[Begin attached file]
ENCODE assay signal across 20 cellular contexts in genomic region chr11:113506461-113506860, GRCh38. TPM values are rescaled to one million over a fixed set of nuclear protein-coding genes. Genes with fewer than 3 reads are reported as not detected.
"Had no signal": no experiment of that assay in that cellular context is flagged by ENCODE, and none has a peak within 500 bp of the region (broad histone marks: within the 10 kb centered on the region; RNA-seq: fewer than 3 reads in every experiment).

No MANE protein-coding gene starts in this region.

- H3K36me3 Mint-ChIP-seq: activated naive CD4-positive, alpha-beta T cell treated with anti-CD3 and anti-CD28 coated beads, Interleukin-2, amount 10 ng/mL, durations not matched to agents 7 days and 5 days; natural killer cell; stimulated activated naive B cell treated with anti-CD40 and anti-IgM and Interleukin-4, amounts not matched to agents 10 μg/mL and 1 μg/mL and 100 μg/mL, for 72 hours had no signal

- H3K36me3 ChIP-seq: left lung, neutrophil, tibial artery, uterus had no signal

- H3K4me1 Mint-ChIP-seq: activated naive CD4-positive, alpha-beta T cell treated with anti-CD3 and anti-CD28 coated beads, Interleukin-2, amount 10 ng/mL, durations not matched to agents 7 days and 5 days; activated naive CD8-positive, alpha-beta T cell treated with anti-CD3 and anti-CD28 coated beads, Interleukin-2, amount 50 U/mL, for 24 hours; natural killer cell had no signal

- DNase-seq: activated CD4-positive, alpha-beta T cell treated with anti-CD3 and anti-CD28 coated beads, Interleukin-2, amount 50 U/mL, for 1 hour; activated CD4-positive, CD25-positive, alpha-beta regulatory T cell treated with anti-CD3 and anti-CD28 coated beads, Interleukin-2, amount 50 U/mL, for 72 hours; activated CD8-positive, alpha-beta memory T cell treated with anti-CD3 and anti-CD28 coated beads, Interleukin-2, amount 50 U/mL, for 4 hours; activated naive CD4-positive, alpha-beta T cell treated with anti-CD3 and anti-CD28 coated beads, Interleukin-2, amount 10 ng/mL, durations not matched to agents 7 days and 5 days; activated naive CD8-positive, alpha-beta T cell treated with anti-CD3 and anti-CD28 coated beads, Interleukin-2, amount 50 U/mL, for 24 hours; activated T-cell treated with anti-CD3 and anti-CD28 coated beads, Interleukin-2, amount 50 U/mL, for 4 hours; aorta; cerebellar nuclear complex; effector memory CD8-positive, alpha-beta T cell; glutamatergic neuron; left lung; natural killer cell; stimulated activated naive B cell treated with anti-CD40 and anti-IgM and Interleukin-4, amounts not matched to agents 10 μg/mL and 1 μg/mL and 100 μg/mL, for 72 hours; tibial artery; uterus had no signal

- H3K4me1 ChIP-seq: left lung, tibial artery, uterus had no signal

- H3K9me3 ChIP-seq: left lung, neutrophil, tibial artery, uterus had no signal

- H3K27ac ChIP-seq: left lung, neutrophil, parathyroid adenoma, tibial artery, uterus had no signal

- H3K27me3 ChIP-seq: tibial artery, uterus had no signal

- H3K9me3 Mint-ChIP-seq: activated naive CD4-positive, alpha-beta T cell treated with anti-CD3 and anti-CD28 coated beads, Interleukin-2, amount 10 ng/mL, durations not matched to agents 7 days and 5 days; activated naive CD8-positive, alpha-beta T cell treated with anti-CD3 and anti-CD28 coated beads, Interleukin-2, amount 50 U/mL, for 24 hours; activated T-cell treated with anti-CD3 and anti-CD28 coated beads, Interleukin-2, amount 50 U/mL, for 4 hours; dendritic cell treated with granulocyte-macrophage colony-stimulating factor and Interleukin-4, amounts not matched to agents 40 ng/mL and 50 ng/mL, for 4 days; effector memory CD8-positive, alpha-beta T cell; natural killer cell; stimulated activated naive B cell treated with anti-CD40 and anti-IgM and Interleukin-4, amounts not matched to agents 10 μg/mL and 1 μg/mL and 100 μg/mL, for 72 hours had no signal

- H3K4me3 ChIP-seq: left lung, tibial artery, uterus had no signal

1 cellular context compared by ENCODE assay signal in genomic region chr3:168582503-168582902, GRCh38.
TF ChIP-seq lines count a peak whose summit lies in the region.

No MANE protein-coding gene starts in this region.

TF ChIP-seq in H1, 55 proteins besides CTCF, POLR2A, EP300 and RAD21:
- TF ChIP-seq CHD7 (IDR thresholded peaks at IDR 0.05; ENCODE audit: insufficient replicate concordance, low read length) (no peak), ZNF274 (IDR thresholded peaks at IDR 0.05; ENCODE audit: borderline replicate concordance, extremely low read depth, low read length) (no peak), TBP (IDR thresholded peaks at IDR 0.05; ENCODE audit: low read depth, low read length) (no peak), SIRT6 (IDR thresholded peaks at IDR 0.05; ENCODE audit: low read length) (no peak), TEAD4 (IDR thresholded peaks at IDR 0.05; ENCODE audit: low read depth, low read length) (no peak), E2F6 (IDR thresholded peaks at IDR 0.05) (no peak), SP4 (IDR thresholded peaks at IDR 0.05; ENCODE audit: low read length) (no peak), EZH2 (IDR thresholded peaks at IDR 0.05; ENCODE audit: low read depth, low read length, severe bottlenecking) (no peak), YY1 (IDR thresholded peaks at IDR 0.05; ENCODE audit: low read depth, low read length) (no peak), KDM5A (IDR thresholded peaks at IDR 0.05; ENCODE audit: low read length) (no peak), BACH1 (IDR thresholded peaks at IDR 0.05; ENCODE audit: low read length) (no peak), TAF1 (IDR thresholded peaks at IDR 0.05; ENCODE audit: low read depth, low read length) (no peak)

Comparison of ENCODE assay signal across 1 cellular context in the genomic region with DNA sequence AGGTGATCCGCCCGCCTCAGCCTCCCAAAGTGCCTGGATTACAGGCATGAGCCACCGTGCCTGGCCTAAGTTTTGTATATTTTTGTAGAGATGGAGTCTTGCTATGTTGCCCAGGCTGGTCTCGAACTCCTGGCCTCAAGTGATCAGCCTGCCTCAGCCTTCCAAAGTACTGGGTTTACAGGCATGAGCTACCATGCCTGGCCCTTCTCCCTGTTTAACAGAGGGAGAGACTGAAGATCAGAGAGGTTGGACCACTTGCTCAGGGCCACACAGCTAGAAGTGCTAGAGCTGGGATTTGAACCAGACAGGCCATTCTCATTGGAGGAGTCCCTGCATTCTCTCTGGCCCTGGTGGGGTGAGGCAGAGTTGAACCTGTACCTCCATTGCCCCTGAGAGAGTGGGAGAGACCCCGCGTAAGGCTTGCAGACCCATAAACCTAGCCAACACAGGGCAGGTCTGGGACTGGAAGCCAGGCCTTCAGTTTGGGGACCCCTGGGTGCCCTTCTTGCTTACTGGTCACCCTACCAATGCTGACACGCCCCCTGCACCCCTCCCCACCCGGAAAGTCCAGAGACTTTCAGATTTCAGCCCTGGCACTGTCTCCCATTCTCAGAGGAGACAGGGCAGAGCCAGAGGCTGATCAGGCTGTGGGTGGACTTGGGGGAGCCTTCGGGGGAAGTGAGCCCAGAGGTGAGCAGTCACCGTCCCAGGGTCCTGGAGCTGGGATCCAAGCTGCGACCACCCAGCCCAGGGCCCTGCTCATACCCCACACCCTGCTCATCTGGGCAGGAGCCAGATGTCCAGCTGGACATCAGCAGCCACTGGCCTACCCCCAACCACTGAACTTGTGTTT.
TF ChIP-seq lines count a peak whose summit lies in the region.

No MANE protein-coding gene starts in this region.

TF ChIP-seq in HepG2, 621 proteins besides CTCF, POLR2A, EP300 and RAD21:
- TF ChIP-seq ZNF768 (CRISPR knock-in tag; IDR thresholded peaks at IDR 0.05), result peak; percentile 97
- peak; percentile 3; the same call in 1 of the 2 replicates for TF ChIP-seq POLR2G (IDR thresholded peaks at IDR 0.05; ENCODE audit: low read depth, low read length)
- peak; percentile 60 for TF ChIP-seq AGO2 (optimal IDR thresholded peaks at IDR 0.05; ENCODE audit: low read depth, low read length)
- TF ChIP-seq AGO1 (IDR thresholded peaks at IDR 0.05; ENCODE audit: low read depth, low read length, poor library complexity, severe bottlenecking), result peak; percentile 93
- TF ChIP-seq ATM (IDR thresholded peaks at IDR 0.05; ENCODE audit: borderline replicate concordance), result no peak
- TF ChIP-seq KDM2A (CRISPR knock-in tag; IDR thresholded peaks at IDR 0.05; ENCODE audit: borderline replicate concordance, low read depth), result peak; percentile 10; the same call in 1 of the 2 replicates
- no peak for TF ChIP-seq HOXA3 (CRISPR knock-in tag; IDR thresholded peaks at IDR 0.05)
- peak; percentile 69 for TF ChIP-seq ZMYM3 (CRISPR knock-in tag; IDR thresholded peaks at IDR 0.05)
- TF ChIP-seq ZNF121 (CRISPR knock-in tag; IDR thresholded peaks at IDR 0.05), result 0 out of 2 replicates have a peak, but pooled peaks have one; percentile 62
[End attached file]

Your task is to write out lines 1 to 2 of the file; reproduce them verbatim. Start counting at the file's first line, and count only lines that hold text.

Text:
ENCODE assay signal across 20 cellular contexts in genomic region chr11:113506461-113506860, GRCh38. TPM values are rescaled to one million over a fixed set of nuclear protein-coding genes. Genes with fewer than 3 reads are reported as not detected.
"Had no signal": no experiment of that assay in that cellular context is flagged by ENCODE, and none has a peak within 500 bp of the region (broad histone marks: within the 10 kb centered on the region; RNA-seq: fewer than 3 reads in every experiment).